CURRENCY OF OLD?
Gold has been recognized as currency for more than 4,000 years. That changed in 1971, when then-president Nixon closed the gold convertibility window, barring foreigners from exchanging their U.S. dollars for a fixed amount of physical gold. This gave the U.S. government a licence to print money, with no immediate concern for its consequences; namely, deficits, debt and inflation.

The Chinese perspective is interesting. As the world’s largest gold producer, China is a massive gold importer and the world’s largest creditor, with more than $3 trillion in foreign currency reserves. The Chinese government encourages their growing middle class to buy precious metals to protect purchasing power.

Since the Second World War, the global financial system agreed to price all commodities in U.S. dollars. As the world’s reserve currency, the U.S. dollar was awarded a triple-A rating, providing a reference by which all other assets are valued. A triple-A rating is granted only to currencies with sound government, a strict adherence to the rule of law, prudent control of the printing press, little or no debt, and a stable, expanding economy.

The United States used to be the world’s largest creditor nation, and is now the nation most in debt. As of spring 2011, U.S. Congress is embroiled in historical debate on whether to raise the country’s debt ceiling, or face the risk of default. Although the S&P rating agency maintains its triple-A rating on U.S. sovereign debt, it has altered its long-term outlook to “negative.”

Not only has the U.S. dollar been losing value compared to other major world currencies, but also it has been losing value versus commodities, including gold. Indeed, commodity prices have been increasing, but coupled with a weakening U.S. dollar, the value of commodities has exploded higher, and gold continues to make new highs.

Investment climates are riddled with question marks, clouded uncertainty and confused emotion. A prudent investor aims for profit, but wisely hedges to minimize negative shock. During the last recession, gold was one of the few investment classes that provided positive returns. This fact will not be forgotten during the next recession.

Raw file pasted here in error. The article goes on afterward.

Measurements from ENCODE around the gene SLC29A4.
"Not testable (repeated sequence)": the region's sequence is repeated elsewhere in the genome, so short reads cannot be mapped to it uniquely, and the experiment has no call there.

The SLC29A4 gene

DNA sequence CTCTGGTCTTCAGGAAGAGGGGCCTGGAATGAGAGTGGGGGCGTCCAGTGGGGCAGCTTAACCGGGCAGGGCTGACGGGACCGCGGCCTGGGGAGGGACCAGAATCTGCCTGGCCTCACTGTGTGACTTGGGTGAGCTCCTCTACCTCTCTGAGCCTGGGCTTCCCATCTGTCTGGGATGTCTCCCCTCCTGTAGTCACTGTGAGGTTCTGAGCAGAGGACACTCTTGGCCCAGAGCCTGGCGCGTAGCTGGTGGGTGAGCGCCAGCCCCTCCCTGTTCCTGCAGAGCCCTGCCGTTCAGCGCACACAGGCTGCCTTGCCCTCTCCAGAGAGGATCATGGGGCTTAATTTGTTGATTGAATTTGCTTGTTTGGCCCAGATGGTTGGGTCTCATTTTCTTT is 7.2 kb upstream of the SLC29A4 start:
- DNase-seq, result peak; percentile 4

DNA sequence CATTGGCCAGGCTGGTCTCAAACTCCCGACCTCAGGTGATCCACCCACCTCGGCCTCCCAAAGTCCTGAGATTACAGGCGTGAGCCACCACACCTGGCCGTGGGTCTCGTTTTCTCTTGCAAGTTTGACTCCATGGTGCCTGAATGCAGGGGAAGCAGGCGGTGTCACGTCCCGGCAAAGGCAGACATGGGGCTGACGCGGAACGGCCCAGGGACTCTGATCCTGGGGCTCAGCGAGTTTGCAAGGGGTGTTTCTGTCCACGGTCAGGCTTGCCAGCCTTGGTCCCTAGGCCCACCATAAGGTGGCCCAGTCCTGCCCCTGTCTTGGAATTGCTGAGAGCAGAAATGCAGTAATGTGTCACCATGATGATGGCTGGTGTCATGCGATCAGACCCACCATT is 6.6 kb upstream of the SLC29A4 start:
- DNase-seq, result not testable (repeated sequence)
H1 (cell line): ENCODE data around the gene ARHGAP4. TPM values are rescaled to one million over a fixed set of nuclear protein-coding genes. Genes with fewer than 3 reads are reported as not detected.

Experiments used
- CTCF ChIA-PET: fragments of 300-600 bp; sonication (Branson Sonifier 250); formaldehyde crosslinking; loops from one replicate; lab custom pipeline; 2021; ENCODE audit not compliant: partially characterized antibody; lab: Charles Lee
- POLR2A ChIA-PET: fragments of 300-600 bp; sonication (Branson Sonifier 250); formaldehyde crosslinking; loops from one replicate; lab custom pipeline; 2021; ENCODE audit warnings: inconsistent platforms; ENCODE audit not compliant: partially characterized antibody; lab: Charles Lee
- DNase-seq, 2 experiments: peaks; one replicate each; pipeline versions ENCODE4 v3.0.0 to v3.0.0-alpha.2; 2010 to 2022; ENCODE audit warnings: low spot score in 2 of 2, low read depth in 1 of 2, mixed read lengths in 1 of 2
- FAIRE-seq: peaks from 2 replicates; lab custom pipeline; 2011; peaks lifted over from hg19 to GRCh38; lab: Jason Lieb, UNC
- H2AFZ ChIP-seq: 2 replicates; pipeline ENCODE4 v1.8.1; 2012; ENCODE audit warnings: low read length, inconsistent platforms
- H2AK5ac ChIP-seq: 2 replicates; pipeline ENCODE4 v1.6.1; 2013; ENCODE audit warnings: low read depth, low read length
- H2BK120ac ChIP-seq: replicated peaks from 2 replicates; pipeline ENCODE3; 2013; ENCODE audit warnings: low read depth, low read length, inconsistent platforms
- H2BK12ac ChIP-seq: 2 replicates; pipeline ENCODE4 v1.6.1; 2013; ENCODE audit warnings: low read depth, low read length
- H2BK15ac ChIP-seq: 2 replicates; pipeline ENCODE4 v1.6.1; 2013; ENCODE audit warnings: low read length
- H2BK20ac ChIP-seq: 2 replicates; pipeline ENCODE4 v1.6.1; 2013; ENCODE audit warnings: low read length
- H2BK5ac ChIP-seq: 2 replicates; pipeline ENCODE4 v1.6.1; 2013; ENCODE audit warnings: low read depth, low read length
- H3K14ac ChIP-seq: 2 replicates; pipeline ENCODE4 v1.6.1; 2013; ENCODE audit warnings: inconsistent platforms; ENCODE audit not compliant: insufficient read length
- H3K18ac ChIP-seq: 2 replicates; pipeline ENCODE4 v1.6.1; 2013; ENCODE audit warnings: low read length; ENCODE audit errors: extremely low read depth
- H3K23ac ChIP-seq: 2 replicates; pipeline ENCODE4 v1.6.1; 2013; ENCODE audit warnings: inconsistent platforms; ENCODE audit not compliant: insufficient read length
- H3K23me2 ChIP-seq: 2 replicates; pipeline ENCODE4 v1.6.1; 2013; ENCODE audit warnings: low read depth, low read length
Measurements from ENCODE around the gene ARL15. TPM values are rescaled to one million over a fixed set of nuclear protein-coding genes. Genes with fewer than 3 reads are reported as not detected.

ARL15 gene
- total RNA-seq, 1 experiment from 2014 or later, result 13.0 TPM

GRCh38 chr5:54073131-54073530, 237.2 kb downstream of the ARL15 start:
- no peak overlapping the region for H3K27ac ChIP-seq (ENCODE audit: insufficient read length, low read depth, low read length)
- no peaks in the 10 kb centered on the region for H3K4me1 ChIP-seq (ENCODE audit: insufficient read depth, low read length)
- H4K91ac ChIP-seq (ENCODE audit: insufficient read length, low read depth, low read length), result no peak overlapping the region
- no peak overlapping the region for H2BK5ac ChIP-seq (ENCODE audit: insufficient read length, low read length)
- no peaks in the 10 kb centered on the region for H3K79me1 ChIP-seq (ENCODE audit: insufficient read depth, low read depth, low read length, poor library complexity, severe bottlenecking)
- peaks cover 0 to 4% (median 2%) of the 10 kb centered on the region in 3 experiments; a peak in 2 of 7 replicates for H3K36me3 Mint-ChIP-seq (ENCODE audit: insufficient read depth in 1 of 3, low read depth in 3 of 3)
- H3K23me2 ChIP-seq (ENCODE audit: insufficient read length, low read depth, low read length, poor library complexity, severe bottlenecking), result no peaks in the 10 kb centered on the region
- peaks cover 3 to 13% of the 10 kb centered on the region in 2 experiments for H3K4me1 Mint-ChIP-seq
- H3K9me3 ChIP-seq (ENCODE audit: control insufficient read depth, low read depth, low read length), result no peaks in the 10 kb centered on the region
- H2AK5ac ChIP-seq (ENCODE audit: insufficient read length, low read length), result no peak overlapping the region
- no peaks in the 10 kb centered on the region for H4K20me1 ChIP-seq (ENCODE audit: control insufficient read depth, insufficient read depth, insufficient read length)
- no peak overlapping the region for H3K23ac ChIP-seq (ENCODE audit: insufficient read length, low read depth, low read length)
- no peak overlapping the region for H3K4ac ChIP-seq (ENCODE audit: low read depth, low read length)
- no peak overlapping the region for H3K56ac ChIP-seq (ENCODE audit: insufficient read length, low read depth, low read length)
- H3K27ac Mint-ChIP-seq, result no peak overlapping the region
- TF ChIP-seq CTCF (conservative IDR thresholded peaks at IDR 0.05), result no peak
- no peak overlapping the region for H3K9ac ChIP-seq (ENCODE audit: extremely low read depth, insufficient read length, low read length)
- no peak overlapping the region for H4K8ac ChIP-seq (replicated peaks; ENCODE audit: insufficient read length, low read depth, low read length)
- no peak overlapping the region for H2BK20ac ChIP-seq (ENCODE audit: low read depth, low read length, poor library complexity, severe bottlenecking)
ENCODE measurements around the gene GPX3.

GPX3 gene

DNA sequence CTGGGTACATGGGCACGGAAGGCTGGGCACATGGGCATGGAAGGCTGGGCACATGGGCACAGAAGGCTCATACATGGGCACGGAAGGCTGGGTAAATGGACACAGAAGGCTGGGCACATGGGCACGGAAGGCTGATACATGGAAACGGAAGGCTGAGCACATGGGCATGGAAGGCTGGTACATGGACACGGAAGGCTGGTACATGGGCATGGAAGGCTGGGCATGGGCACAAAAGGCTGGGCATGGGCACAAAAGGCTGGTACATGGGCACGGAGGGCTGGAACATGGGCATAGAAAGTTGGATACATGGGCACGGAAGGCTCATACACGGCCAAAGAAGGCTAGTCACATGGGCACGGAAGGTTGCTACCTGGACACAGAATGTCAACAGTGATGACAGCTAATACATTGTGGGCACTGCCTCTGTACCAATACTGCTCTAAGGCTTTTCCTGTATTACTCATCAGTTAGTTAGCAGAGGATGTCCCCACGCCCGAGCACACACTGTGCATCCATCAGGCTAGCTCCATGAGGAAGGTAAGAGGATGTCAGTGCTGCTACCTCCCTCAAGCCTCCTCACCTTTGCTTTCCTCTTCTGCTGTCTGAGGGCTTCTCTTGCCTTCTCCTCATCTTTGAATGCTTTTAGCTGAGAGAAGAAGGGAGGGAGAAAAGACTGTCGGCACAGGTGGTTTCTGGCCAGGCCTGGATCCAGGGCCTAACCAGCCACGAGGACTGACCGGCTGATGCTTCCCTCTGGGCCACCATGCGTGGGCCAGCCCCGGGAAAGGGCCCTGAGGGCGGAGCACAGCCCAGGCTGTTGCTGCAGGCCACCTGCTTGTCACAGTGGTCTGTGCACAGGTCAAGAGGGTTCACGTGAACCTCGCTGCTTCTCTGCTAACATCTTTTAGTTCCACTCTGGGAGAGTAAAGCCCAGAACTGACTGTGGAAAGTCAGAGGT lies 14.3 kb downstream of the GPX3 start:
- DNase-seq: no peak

Despite all this talk of a gold bubble, the money flow paints a very different picture. Unlike fiat currency, gold is not a government liability. Investors should consider a five to 20 per cent investment weighting in hard assets, such as gold.

Canaccord Wealth Management is a division of Canaccord Genuity Corp. member of CIPF. The views in this article are solely the work of the author, and not necessarily those of Canaccord. The information herein is drawn from sources believed to be reliable (Sprott Asset Management, RBC, CPM Gold Yearbook 2010, IMF, Thomson Reuters, BIS), but its accuracy and completeness is not guaranteed, nor in providing it does the author or Canaccord assume any liability.


Mike Magreehan is an investment advisor, and Certified Financial Planner, with Canaccord Wealth Management in Waterloo, Ontario. Mike welcomes your comments and questions at 1-800-495-8071 or mike.magreehan@canaccord.com. Visit www.LMwealth.com.